Edward Lear the explorer
At the age of only 25, Lear was forced to give up his early career drawing intricate studies of ornithological species due to failing eyesight. Lear's health problems, including epilepsy and asthma, would prove to shape his entire life.
In a bid to improve his physical well-being he moved to Rome in 1837 and went on to base himself in southern Europe. Lear spent the next 50 years exploring the world, creating and selling his watercolours, drawings, paintings and journals wherever he went.
He travelled as far as Palestine, Egypt and India, studying each location's unique topography and characteristics before creating his sketches. These landscapes were well received in Britain and Lear managed to live on commissions and private patronage. He often survived on very little money and slept in tents during his travels.
His poor health meant he was often exhausted and he suffered from bouts of depression, but Lear did not let this hold him back. He constantly challenged himself, spurred on by a passionate interest in discovery and continuously sought out new and exciting scenery. He especially favoured working from high vistas, looking across open landscapes, and would often hike for hours in blistering heat to reach them.
Lear and William Holman Hunt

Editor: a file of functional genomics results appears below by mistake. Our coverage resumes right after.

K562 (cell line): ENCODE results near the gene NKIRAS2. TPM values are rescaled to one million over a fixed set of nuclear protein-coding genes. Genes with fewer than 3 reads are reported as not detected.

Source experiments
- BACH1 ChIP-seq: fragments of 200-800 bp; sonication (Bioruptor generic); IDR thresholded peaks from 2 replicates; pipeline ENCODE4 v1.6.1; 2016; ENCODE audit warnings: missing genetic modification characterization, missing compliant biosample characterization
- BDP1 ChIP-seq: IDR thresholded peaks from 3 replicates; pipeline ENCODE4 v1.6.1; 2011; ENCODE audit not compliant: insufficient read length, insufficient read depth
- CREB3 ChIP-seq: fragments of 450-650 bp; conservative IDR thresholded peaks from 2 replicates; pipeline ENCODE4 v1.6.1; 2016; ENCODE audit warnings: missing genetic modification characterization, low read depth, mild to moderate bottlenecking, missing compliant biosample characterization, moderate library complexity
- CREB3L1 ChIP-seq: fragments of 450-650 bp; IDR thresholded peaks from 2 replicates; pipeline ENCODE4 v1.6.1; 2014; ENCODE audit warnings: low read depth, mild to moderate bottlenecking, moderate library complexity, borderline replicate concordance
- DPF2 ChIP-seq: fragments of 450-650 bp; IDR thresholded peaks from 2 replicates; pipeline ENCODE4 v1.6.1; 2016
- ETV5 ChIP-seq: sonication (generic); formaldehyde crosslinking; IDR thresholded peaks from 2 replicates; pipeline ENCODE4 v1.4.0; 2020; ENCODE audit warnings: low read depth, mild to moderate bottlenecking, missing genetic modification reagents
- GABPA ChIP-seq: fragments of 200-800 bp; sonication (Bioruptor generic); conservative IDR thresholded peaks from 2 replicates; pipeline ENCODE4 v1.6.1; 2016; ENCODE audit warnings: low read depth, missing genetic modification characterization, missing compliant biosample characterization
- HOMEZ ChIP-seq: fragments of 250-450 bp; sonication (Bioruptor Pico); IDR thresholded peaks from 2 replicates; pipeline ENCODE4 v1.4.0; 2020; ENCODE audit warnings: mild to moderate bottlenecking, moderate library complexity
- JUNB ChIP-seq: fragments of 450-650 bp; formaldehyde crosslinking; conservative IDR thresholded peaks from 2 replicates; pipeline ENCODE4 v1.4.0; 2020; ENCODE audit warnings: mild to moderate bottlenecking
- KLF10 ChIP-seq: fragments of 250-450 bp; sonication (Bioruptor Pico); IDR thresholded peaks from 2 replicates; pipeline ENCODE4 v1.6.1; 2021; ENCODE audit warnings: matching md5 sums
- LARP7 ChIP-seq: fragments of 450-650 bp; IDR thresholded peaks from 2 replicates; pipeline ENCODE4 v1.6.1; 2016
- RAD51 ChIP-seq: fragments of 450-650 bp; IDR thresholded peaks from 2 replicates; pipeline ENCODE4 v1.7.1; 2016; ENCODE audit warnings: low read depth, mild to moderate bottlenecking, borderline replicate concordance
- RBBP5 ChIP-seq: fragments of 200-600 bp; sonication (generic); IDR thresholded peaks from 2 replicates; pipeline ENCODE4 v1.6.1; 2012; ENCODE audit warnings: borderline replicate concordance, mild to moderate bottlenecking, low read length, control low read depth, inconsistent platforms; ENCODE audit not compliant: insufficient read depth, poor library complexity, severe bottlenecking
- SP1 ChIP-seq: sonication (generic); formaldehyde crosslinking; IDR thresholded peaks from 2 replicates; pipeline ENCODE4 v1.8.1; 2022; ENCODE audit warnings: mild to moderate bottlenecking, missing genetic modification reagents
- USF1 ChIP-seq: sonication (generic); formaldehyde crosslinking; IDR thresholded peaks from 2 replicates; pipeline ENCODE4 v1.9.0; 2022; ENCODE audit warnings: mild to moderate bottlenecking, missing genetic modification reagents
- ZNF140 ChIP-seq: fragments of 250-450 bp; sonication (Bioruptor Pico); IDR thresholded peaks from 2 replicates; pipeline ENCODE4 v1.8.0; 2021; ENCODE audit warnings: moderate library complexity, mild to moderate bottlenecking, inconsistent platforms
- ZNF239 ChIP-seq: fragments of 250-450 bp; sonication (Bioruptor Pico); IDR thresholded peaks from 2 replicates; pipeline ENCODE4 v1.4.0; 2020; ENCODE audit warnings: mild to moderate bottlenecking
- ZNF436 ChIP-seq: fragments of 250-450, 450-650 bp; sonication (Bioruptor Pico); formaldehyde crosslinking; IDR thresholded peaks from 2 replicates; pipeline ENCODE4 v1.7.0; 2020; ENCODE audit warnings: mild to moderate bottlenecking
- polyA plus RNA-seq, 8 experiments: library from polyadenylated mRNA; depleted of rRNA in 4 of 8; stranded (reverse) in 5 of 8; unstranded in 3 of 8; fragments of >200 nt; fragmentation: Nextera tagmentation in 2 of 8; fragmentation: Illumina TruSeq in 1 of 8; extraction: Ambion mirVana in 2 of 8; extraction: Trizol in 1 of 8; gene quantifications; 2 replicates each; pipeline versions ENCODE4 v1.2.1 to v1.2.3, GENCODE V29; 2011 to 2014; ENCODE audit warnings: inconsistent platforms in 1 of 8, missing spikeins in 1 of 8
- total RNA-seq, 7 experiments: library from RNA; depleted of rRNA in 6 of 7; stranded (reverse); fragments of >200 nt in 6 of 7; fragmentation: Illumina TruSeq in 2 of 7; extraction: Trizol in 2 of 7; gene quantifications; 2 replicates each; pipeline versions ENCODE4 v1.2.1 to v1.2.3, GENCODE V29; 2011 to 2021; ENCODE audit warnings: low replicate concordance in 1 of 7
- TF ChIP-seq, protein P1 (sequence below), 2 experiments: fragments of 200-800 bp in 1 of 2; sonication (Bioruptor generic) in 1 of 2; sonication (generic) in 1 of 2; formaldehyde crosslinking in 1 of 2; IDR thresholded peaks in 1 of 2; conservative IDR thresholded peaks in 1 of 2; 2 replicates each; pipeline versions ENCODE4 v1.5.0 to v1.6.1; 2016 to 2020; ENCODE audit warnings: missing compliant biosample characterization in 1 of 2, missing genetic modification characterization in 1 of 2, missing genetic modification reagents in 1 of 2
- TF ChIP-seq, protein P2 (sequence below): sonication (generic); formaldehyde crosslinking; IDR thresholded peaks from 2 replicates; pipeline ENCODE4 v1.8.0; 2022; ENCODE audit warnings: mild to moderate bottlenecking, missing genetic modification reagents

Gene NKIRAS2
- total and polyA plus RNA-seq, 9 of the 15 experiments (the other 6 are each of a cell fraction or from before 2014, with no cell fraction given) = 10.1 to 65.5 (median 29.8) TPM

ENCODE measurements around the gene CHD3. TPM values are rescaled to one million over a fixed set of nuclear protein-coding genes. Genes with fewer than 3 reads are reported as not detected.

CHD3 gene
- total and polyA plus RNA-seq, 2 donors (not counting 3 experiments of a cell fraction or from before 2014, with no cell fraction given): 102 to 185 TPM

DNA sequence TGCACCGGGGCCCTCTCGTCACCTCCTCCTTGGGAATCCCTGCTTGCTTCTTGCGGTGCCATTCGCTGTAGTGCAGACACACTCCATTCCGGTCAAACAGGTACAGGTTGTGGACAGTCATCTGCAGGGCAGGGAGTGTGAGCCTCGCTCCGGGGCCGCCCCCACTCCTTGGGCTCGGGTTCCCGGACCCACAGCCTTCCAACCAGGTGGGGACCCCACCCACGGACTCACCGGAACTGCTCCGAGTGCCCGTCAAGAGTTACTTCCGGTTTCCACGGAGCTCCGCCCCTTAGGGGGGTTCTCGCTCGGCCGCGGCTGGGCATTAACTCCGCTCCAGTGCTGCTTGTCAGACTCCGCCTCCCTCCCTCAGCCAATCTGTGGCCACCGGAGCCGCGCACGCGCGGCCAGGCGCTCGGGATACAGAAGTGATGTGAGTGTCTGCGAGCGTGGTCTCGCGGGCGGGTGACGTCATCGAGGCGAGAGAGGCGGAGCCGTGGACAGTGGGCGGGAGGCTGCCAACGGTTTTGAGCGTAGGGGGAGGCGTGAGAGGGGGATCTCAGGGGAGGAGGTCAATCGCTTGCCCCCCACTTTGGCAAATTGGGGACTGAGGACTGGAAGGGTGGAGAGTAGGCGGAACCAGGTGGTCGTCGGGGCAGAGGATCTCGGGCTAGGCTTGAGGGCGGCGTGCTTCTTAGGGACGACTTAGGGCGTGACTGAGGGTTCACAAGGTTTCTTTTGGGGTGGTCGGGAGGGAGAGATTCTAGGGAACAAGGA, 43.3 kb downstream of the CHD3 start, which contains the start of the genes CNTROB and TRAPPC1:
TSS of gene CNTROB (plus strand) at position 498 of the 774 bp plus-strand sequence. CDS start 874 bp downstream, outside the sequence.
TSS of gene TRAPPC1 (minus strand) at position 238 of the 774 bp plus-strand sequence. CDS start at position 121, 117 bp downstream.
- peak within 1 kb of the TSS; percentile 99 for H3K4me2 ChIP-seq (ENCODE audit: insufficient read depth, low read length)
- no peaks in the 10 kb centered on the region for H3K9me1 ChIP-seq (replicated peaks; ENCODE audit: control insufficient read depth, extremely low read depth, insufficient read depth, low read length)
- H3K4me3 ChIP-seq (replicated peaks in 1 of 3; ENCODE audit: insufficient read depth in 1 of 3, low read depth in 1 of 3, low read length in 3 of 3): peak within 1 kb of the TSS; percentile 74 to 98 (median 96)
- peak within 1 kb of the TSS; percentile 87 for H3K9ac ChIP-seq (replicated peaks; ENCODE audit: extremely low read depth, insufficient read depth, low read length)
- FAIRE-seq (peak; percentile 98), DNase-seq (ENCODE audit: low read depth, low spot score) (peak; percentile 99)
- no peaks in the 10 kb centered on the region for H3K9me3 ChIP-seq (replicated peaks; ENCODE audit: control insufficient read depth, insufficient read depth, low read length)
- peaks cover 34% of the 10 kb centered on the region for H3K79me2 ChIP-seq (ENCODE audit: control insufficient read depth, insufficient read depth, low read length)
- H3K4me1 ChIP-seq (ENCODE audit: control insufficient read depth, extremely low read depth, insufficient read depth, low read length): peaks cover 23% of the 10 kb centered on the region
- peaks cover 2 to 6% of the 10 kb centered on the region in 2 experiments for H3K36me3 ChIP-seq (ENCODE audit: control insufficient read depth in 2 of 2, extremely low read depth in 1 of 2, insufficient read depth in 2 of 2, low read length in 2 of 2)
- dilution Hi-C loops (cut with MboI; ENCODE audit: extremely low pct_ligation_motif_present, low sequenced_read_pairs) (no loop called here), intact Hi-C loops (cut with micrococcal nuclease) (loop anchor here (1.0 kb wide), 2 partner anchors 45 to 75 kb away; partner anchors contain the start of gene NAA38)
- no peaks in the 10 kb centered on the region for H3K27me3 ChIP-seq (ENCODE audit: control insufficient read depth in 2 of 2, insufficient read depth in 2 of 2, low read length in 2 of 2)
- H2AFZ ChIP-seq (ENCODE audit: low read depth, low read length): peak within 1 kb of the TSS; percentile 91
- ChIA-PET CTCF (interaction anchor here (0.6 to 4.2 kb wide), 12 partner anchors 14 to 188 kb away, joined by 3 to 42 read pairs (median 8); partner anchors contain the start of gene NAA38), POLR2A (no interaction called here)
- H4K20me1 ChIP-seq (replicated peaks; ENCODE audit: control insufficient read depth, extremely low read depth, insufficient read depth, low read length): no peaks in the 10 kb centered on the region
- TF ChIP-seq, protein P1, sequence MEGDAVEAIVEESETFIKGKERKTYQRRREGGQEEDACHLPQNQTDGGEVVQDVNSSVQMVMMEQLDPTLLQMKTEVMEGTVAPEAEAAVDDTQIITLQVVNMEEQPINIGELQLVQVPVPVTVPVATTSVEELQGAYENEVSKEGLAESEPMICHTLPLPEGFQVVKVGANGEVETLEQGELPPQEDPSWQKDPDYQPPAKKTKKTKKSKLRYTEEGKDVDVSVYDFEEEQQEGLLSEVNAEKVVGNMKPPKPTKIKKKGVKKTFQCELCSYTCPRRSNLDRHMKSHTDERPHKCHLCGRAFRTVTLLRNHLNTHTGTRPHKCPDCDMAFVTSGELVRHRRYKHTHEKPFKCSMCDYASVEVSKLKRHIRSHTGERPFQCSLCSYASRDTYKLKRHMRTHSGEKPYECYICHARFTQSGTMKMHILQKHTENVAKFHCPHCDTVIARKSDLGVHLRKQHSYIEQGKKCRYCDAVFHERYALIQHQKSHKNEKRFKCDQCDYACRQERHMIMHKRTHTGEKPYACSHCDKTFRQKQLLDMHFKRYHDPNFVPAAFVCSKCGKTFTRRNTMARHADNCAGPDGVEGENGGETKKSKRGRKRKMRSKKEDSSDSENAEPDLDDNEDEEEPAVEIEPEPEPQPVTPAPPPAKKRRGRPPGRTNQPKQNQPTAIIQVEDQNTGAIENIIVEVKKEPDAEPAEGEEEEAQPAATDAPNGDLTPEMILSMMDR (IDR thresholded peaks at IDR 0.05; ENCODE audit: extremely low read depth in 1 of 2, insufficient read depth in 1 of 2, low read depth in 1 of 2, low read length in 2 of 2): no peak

Lear's sketches and watercolours were popular during his life but he wanted very passionately to become more skilled in translating these into oil paintings. Embarrassed by his lack of formal artistic training, he briefly joined the Royal Academy in 1850, sitting the exams with men 15 years his junior.
By 1852 Lear had decided that he needed special tuition and turned to the Pre-Raphaelite artist William Holman Hunt for advice. Hunt explained to Lear that it was extremely difficult to paint detailed oil paintings from sketches and drawings. Instead he suggested that Lear could develop his travel sketches into more detailed scenes using the British countryside. Hunt took Lear to Fairlight on the Sussex coast to paint directly from nature. In return Lear taught Hunt to speak Italian.
Hunt drew a portrait of Lear in 1857 as part of a series depicting his artist friends. Including Lear in this series was a huge compliment from one of Britain's most renowned Pre-Raphaelite painters. Lear had huge respect for the artist, who he affectionately referred to as 'Pa', although Hunt was his junior.
Hunt presented the portrait to the Walker Art Gallery in 1907. Hunt said that the gift was to mark his gratitude to the city of Liverpool for its academy's support of his career.
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